Then, slowly but surely, all the things that made MMOs different from action/adventure titles seemed to vanish.  These days, they resemble the overworked action/adventure titles of the 90's, but with far less production value.  Ironically, I find more variety and gameplay value in the Mass Effect series or Fallout 3 than I find in today's MMOs.

    __________________________
    "Its sad when people use religion to feel superior, its even worse to see people using a video game to do it."
    --Arcken

    "...when it comes to pimping EVE I have little restraints."
    --Hellmar, CEO of CCP.

    "It's like they took a gun, put it to their nugget sack and pulled the trigger over and over again, each time telling us how great it was that they were shooting themselves in the balls."
    --Exar_Kun on SWG's NGE

  • AxehiltAxehilt Posts: 10,194Member Rare
    Originally posted by MMORPGRIP I personally feel there is no such thing. Been gaming since 1982 on nearly every console game, PC's, the Arcade (When it was around...wish they still were), etc etc. I consider myself a gamer, nothing more.  I think the term "hardcore gamer" started as a jab at those who prefer strategy or a bit higher level of difficulty to their games by those who prefer games otherwise.

    Well my personal definition is "avid gamer", meaning deep investment in gaming.  (I used to even cut it off at a nice specific point too, like "Top 10% of players in terms of time-investment"; been a while since I really discussed the term though.)

    A company I worked for used the term "self-identified gamer" which is certainly nice and measurable and based on whether someone is willing to describe themselves to others as a gamer.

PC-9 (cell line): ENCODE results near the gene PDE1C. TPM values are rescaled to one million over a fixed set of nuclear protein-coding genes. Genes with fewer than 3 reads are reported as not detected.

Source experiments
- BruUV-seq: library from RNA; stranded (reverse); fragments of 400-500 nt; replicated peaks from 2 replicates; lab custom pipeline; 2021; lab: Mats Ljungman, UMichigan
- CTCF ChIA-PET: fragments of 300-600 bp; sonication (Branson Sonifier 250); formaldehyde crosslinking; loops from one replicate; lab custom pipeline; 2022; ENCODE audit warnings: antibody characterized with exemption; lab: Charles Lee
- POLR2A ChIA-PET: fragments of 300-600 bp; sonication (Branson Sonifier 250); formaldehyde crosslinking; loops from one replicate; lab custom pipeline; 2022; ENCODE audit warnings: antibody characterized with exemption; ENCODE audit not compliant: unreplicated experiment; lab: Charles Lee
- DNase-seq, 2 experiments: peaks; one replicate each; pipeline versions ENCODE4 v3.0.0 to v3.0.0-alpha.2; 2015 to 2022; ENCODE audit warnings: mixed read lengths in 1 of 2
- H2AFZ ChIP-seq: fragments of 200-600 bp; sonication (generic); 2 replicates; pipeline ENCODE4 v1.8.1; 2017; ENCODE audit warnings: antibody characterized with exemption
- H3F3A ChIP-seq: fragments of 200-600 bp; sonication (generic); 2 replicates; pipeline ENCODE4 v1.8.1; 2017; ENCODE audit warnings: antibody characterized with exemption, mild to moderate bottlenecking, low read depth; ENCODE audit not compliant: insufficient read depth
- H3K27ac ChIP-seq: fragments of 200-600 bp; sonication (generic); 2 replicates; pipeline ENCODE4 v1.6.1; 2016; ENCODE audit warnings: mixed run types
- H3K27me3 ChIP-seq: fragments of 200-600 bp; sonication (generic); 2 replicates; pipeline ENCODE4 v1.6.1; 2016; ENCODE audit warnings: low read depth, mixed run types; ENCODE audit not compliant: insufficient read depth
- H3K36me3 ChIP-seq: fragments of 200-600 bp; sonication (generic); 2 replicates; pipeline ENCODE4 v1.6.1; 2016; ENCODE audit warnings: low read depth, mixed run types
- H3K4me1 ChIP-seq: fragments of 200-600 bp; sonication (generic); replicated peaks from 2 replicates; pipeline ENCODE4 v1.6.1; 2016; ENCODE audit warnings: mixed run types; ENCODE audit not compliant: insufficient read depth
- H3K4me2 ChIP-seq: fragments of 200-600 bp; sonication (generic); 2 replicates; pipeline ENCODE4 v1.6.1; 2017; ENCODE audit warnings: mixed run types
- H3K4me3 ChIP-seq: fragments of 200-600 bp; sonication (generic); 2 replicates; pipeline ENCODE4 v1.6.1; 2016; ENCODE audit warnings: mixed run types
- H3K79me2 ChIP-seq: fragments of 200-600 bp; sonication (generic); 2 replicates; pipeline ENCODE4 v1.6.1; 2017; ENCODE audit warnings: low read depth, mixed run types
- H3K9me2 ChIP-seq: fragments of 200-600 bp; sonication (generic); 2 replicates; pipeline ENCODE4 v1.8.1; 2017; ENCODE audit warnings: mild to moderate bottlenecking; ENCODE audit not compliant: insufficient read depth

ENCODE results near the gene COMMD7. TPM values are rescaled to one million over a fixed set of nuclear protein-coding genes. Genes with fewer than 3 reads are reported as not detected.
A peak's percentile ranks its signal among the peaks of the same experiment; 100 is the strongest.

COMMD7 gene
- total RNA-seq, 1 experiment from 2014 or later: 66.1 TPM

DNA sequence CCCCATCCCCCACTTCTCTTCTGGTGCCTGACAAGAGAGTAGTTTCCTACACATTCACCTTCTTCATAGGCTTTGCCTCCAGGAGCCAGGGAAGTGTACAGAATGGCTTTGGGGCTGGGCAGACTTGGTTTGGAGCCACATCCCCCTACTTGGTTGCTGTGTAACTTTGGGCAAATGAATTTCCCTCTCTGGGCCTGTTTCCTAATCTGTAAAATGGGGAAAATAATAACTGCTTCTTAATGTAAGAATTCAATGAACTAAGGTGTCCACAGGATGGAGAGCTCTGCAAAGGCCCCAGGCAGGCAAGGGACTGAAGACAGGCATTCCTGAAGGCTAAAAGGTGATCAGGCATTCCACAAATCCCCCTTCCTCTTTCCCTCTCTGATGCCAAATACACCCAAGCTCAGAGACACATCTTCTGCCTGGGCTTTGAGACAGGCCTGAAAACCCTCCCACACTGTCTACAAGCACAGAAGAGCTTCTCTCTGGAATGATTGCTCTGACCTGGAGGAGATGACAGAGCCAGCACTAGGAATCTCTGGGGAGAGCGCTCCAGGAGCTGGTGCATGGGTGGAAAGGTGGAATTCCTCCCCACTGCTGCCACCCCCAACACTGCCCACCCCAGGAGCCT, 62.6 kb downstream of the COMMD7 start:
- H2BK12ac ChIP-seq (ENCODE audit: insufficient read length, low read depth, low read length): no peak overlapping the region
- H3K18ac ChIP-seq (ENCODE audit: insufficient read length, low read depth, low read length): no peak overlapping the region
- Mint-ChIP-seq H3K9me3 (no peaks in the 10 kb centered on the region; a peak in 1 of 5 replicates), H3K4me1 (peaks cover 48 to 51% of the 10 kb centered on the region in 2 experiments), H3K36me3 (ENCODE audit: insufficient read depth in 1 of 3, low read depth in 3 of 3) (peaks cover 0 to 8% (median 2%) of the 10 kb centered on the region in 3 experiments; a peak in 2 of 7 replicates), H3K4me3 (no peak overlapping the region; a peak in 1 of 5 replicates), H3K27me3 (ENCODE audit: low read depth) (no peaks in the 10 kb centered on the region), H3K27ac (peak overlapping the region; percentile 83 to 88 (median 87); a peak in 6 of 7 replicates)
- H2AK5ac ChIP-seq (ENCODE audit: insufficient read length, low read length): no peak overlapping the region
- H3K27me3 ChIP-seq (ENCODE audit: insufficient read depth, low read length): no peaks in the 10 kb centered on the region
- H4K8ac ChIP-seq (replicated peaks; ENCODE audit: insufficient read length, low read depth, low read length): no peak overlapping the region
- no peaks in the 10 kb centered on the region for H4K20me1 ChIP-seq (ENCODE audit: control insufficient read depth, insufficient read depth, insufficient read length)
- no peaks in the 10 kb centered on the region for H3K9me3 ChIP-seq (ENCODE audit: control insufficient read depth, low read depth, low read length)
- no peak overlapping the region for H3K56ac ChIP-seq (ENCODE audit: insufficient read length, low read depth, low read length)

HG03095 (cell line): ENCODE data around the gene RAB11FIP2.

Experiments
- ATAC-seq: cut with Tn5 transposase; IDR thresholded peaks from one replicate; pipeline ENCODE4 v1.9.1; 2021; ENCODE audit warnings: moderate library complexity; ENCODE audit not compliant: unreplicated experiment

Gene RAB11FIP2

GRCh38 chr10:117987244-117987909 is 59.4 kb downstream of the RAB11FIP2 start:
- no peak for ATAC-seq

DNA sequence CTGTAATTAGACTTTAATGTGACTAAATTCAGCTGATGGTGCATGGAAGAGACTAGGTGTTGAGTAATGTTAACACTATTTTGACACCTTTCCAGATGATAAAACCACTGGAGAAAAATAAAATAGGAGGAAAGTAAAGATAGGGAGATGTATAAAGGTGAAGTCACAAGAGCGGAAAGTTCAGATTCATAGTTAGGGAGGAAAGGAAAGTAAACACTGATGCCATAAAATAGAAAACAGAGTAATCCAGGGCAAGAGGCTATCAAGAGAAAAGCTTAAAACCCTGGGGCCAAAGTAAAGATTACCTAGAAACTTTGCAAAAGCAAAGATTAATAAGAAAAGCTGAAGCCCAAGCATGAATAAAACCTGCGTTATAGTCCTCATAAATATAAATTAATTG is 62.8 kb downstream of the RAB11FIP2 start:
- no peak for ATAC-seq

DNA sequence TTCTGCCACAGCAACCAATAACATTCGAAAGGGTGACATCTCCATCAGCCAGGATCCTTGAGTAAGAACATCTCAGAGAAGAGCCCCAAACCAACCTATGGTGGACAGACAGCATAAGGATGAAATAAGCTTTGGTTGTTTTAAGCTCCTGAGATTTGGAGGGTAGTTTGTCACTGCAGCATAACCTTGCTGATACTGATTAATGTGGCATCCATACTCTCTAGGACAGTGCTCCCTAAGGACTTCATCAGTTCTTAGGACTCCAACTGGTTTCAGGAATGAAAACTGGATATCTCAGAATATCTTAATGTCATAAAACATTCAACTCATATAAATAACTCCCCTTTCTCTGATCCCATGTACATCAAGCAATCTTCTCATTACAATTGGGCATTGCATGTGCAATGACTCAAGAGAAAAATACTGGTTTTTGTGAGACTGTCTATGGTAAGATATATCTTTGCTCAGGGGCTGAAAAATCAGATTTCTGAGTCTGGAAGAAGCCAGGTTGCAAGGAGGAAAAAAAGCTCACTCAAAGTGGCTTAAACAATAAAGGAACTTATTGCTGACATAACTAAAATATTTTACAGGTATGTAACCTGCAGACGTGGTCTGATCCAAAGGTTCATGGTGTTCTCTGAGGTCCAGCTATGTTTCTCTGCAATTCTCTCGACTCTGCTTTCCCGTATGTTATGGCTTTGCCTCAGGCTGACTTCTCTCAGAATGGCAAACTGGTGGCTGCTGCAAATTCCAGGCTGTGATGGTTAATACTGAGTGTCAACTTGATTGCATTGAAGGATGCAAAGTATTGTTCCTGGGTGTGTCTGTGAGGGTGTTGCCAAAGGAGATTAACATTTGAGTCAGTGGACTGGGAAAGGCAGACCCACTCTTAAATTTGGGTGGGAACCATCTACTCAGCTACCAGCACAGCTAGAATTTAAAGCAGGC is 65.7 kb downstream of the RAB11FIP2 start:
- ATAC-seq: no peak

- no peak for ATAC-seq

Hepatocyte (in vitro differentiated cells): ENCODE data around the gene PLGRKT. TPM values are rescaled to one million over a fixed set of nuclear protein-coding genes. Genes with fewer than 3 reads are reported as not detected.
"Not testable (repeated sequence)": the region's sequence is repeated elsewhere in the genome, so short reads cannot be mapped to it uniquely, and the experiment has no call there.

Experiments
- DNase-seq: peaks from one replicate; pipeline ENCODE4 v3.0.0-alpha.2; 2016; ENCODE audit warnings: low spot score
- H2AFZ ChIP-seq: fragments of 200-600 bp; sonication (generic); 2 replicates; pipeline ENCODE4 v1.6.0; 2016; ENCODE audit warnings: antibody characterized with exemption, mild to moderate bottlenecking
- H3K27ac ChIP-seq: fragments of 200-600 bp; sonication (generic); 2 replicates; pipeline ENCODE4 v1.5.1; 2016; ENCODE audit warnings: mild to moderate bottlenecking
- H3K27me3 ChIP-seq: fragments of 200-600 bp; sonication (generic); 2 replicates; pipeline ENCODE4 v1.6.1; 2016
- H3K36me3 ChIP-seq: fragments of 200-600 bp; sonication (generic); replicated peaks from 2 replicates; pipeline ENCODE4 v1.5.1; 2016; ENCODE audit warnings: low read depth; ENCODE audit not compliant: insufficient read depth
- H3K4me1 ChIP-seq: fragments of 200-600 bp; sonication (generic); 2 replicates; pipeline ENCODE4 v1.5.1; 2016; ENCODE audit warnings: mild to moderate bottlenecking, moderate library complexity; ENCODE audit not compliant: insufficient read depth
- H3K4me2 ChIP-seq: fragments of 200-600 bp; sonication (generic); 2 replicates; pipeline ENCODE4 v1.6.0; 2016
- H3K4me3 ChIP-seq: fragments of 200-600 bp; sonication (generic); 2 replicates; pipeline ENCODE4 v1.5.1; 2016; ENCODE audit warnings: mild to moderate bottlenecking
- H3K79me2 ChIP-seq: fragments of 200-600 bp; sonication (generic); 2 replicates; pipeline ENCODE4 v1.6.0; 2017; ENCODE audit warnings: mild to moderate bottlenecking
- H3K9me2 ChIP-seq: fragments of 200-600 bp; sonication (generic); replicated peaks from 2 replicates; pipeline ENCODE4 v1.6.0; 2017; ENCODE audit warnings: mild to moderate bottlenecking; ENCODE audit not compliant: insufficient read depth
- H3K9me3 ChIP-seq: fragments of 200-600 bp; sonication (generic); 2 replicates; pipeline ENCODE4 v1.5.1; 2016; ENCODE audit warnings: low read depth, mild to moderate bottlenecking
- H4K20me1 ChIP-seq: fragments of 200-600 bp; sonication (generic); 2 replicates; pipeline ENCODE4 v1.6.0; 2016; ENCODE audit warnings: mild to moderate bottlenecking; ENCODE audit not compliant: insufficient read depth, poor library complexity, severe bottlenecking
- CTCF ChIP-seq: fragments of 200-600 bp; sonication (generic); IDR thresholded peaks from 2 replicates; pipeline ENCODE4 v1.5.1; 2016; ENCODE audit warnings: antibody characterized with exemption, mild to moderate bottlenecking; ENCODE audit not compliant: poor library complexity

I don't think we can say there's no such thing, we could only agree that it's a term without a solid definition to measure against.

    "What is truly revealing is his implication that believing something to be true is the same as it being true. [continue]" -John Oliver

  • DamonVileDamonVile Vancouver, BCPosts: 4,818Member
    Originally posted by lizardbones
      Originally posted by VengeSunsoar
    I don't think I've ever seen anyone state they prefer to solo and like to raid.

    I prefer solo game play and I like raiding. I just don't like raiding as much as people who prefer raiding to solo game play. I'm probably the people that WoW was targeting when they implemented the LFR tool, except I had stopped playing WoW by then.

     

    The reason ppl can say they like to solo and they also raid is because there is nothing social about LFR at all. Easy content and random groups that never need to talk.

    At one time raiding was about a group of people looking to work together to over come pve content. The challenge was really found in the people not the content. LFR content is about putting in your 1-2 hrs and getting your participation reward.

     

  • VengeSunsoarVengeSunsoar Posts: 5,692Member Uncommon
    Originally posted by DamonVile
    Originally posted by lizardbones
      Originally posted by VengeSunsoar
    I don't think I've ever seen anyone state they prefer to solo and like to raid.